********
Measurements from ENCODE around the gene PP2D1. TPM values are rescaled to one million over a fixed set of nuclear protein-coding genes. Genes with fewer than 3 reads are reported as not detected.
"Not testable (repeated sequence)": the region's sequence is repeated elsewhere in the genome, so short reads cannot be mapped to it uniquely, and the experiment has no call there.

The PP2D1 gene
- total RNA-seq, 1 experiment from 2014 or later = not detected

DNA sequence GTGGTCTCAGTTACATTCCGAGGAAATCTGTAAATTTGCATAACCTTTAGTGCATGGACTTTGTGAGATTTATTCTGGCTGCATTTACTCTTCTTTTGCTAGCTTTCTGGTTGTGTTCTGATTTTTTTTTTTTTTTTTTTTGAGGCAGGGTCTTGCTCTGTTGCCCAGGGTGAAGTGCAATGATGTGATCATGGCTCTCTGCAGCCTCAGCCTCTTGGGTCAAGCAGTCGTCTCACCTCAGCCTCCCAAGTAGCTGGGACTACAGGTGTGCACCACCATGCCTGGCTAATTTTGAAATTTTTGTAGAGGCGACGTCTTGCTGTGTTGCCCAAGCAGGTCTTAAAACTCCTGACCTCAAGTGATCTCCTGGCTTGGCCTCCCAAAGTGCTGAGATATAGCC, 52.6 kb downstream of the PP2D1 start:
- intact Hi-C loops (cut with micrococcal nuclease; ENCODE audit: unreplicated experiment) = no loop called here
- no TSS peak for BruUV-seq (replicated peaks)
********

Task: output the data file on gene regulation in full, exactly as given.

Measurements from ENCODE around the gene PP2D1. TPM values are rescaled to one million over a fixed set of nuclear protein-coding genes. Genes with fewer than 3 reads are reported as not detected.
"Not testable (repeated sequence)": the region's sequence is repeated elsewhere in the genome, so short reads cannot be mapped to it uniquely, and the experiment has no call there.

The PP2D1 gene
- total RNA-seq, 1 experiment from 2014 or later = not detected

DNA sequence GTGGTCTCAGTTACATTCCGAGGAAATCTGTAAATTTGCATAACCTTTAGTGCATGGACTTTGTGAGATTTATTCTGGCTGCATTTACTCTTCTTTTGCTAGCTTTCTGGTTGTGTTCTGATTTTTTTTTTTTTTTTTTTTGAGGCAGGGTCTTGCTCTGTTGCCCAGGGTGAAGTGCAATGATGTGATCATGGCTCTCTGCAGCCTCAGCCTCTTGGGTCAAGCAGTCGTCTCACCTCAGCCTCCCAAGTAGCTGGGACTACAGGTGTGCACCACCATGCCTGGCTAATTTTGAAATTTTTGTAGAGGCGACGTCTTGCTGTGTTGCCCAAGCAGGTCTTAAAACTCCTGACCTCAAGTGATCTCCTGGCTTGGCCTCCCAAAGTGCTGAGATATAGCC, 52.6 kb downstream of the PP2D1 start:
- intact Hi-C loops (cut with micrococcal nuclease; ENCODE audit: unreplicated experiment) = no loop called here
- no TSS peak for BruUV-seq (replicated peaks)